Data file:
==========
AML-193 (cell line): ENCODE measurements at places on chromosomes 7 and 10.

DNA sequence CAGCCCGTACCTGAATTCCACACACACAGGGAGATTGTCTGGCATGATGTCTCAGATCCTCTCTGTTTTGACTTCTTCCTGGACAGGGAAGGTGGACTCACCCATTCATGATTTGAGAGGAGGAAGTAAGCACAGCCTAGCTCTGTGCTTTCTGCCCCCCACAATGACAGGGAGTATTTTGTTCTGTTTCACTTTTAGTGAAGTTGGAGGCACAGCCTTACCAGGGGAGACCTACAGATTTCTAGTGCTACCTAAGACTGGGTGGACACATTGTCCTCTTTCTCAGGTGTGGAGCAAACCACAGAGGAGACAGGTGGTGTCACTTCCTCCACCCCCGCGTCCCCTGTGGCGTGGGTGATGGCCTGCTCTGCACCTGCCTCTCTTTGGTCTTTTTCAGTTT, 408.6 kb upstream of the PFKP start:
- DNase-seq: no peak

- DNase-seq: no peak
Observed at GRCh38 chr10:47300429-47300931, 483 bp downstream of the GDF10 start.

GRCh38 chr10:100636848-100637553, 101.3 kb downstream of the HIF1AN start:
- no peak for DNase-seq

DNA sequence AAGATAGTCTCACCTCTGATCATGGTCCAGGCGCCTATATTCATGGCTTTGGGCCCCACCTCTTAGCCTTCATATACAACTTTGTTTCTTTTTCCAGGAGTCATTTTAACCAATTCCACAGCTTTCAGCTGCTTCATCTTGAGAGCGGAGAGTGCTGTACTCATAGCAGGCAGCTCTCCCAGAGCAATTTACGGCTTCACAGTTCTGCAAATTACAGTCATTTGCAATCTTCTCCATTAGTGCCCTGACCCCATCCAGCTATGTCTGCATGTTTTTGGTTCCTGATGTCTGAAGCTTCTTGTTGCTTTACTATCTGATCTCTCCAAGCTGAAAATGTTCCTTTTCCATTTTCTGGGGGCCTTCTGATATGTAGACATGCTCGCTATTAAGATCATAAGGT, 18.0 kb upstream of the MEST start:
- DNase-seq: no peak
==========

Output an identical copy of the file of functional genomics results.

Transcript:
AML-193 (cell line): ENCODE measurements at places on chromosomes 7 and 10.

DNA sequence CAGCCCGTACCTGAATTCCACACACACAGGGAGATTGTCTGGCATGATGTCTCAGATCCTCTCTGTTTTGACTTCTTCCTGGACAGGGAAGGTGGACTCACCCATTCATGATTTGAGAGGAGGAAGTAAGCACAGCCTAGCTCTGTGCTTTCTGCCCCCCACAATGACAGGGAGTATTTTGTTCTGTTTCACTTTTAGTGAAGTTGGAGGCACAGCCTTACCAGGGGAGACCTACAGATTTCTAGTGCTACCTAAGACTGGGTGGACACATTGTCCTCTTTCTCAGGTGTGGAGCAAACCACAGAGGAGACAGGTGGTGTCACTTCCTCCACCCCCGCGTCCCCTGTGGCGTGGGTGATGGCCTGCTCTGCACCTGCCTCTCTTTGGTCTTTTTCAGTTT, 408.6 kb upstream of the PFKP start:
- DNase-seq: no peak

- DNase-seq: no peak
Observed at GRCh38 chr10:47300429-47300931, 483 bp downstream of the GDF10 start.

GRCh38 chr10:100636848-100637553, 101.3 kb downstream of the HIF1AN start:
- no peak for DNase-seq

DNA sequence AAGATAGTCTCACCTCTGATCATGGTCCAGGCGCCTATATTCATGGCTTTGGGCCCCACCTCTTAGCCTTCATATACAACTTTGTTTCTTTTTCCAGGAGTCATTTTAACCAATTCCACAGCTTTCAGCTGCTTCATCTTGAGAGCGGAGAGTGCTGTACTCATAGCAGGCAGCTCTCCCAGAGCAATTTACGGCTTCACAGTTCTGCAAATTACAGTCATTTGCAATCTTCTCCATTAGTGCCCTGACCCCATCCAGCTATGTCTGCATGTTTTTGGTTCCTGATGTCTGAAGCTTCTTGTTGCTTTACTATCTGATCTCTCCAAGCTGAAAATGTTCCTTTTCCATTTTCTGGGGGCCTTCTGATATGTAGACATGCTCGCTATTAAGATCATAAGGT, 18.0 kb upstream of the MEST start:
- DNase-seq: no peak